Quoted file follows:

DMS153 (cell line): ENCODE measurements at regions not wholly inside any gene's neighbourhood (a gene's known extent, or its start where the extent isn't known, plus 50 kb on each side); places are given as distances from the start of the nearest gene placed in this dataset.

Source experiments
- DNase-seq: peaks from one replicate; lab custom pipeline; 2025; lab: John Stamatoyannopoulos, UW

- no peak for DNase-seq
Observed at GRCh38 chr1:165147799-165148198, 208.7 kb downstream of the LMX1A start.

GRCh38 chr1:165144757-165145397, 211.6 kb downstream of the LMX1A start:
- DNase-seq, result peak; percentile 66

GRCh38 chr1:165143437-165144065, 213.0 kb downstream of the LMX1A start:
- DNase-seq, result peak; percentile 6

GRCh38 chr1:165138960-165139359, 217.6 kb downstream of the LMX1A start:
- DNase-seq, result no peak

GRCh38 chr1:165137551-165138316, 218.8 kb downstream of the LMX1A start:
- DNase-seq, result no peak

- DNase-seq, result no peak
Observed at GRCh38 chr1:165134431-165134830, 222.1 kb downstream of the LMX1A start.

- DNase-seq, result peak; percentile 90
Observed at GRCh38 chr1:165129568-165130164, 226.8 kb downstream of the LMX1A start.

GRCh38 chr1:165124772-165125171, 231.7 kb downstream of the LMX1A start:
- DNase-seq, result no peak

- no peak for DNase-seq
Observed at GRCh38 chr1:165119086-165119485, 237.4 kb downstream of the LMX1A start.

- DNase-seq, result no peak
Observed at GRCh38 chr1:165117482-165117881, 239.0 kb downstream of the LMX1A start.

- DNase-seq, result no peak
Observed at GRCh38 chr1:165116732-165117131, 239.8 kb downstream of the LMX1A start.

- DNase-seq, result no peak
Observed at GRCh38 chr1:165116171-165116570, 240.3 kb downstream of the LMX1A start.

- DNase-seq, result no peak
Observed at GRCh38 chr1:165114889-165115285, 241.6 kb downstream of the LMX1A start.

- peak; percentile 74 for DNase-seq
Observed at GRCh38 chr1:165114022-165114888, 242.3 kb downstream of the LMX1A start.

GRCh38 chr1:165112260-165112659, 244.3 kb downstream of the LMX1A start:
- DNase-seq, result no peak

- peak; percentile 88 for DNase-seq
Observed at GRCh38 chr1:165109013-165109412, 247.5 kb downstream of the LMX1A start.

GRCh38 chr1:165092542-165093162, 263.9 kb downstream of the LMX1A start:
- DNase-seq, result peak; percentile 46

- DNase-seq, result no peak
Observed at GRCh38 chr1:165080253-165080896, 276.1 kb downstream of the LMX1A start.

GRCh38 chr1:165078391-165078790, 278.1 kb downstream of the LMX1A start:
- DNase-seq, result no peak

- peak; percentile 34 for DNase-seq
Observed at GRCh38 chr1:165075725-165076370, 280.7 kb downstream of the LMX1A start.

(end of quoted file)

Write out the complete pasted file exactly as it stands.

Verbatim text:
DMS153 (cell line): ENCODE measurements at regions not wholly inside any gene's neighbourhood (a gene's known extent, or its start where the extent isn't known, plus 50 kb on each side); places are given as distances from the start of the nearest gene placed in this dataset.

Source experiments
- DNase-seq: peaks from one replicate; lab custom pipeline; 2025; lab: John Stamatoyannopoulos, UW

- no peak for DNase-seq
Observed at GRCh38 chr1:165147799-165148198, 208.7 kb downstream of the LMX1A start.

GRCh38 chr1:165144757-165145397, 211.6 kb downstream of the LMX1A start:
- DNase-seq, result peak; percentile 66

GRCh38 chr1:165143437-165144065, 213.0 kb downstream of the LMX1A start:
- DNase-seq, result peak; percentile 6

GRCh38 chr1:165138960-165139359, 217.6 kb downstream of the LMX1A start:
- DNase-seq, result no peak

GRCh38 chr1:165137551-165138316, 218.8 kb downstream of the LMX1A start:
- DNase-seq, result no peak

- DNase-seq, result no peak
Observed at GRCh38 chr1:165134431-165134830, 222.1 kb downstream of the LMX1A start.

- DNase-seq, result peak; percentile 90
Observed at GRCh38 chr1:165129568-165130164, 226.8 kb downstream of the LMX1A start.

GRCh38 chr1:165124772-165125171, 231.7 kb downstream of the LMX1A start:
- DNase-seq, result no peak

- no peak for DNase-seq
Observed at GRCh38 chr1:165119086-165119485, 237.4 kb downstream of the LMX1A start.

- DNase-seq, result no peak
Observed at GRCh38 chr1:165117482-165117881, 239.0 kb downstream of the LMX1A start.

- DNase-seq, result no peak
Observed at GRCh38 chr1:165116732-165117131, 239.8 kb downstream of the LMX1A start.

- DNase-seq, result no peak
Observed at GRCh38 chr1:165116171-165116570, 240.3 kb downstream of the LMX1A start.

- DNase-seq, result no peak
Observed at GRCh38 chr1:165114889-165115285, 241.6 kb downstream of the LMX1A start.

- peak; percentile 74 for DNase-seq
Observed at GRCh38 chr1:165114022-165114888, 242.3 kb downstream of the LMX1A start.

GRCh38 chr1:165112260-165112659, 244.3 kb downstream of the LMX1A start:
- DNase-seq, result no peak

- peak; percentile 88 for DNase-seq
Observed at GRCh38 chr1:165109013-165109412, 247.5 kb downstream of the LMX1A start.

GRCh38 chr1:165092542-165093162, 263.9 kb downstream of the LMX1A start:
- DNase-seq, result peak; percentile 46

- DNase-seq, result no peak
Observed at GRCh38 chr1:165080253-165080896, 276.1 kb downstream of the LMX1A start.

GRCh38 chr1:165078391-165078790, 278.1 kb downstream of the LMX1A start:
- DNase-seq, result no peak

- peak; percentile 34 for DNase-seq
Observed at GRCh38 chr1:165075725-165076370, 280.7 kb downstream of the LMX1A start.